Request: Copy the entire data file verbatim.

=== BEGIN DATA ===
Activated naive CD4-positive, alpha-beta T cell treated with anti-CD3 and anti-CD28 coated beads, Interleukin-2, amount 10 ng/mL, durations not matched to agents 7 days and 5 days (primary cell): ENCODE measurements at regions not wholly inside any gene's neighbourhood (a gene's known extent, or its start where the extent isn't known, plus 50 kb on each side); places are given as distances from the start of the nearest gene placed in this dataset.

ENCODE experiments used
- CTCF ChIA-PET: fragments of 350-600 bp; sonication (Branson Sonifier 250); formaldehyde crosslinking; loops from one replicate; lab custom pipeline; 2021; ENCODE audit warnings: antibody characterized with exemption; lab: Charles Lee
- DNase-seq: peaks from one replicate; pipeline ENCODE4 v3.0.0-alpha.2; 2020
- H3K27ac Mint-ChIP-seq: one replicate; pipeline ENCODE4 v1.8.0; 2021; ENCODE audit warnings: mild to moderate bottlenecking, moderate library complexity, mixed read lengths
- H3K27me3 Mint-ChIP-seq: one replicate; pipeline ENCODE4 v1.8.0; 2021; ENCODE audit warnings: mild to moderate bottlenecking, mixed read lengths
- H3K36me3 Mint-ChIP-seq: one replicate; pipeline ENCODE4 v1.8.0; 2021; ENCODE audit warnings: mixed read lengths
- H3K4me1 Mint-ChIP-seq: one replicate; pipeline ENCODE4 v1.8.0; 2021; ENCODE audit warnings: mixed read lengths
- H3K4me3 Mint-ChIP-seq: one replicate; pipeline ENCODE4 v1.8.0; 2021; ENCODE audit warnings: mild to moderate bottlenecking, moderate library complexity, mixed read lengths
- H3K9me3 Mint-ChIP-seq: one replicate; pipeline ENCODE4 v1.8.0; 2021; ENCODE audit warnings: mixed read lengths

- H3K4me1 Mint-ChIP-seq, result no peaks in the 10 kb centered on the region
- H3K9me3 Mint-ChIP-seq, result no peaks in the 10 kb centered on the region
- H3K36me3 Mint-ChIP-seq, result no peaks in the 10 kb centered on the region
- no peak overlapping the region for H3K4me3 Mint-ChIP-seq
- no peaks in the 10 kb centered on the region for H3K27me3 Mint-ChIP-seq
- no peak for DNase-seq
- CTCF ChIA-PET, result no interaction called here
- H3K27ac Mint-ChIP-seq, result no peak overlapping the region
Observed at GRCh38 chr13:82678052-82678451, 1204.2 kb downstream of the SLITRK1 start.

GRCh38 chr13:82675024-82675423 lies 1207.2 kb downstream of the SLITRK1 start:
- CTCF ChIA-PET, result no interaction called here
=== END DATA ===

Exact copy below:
Activated naive CD4-positive, alpha-beta T cell treated with anti-CD3 and anti-CD28 coated beads, Interleukin-2, amount 10 ng/mL, durations not matched to agents 7 days and 5 days (primary cell): ENCODE measurements at regions not wholly inside any gene's neighbourhood (a gene's known extent, or its start where the extent isn't known, plus 50 kb on each side); places are given as distances from the start of the nearest gene placed in this dataset.

ENCODE experiments used
- CTCF ChIA-PET: fragments of 350-600 bp; sonication (Branson Sonifier 250); formaldehyde crosslinking; loops from one replicate; lab custom pipeline; 2021; ENCODE audit warnings: antibody characterized with exemption; lab: Charles Lee
- DNase-seq: peaks from one replicate; pipeline ENCODE4 v3.0.0-alpha.2; 2020
- H3K27ac Mint-ChIP-seq: one replicate; pipeline ENCODE4 v1.8.0; 2021; ENCODE audit warnings: mild to moderate bottlenecking, moderate library complexity, mixed read lengths
- H3K27me3 Mint-ChIP-seq: one replicate; pipeline ENCODE4 v1.8.0; 2021; ENCODE audit warnings: mild to moderate bottlenecking, mixed read lengths
- H3K36me3 Mint-ChIP-seq: one replicate; pipeline ENCODE4 v1.8.0; 2021; ENCODE audit warnings: mixed read lengths
- H3K4me1 Mint-ChIP-seq: one replicate; pipeline ENCODE4 v1.8.0; 2021; ENCODE audit warnings: mixed read lengths
- H3K4me3 Mint-ChIP-seq: one replicate; pipeline ENCODE4 v1.8.0; 2021; ENCODE audit warnings: mild to moderate bottlenecking, moderate library complexity, mixed read lengths
- H3K9me3 Mint-ChIP-seq: one replicate; pipeline ENCODE4 v1.8.0; 2021; ENCODE audit warnings: mixed read lengths

- H3K4me1 Mint-ChIP-seq, result no peaks in the 10 kb centered on the region
- H3K9me3 Mint-ChIP-seq, result no peaks in the 10 kb centered on the region
- H3K36me3 Mint-ChIP-seq, result no peaks in the 10 kb centered on the region
- no peak overlapping the region for H3K4me3 Mint-ChIP-seq
- no peaks in the 10 kb centered on the region for H3K27me3 Mint-ChIP-seq
- no peak for DNase-seq
- CTCF ChIA-PET, result no interaction called here
- H3K27ac Mint-ChIP-seq, result no peak overlapping the region
Observed at GRCh38 chr13:82678052-82678451, 1204.2 kb downstream of the SLITRK1 start.

GRCh38 chr13:82675024-82675423 lies 1207.2 kb downstream of the SLITRK1 start:
- CTCF ChIA-PET, result no interaction called here